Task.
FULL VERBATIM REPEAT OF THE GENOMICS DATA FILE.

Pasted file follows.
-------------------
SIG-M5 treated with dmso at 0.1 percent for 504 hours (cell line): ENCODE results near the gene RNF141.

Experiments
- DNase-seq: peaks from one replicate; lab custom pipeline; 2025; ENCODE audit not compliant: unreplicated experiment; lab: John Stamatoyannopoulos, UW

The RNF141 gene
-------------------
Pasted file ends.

SIG-M5 treated with dmso at 0.1 percent for 504 hours (cell line): ENCODE results near the gene RNF141.

Experiments
- DNase-seq: peaks from one replicate; lab custom pipeline; 2025; ENCODE audit not compliant: unreplicated experiment; lab: John Stamatoyannopoulos, UW

The RNF141 gene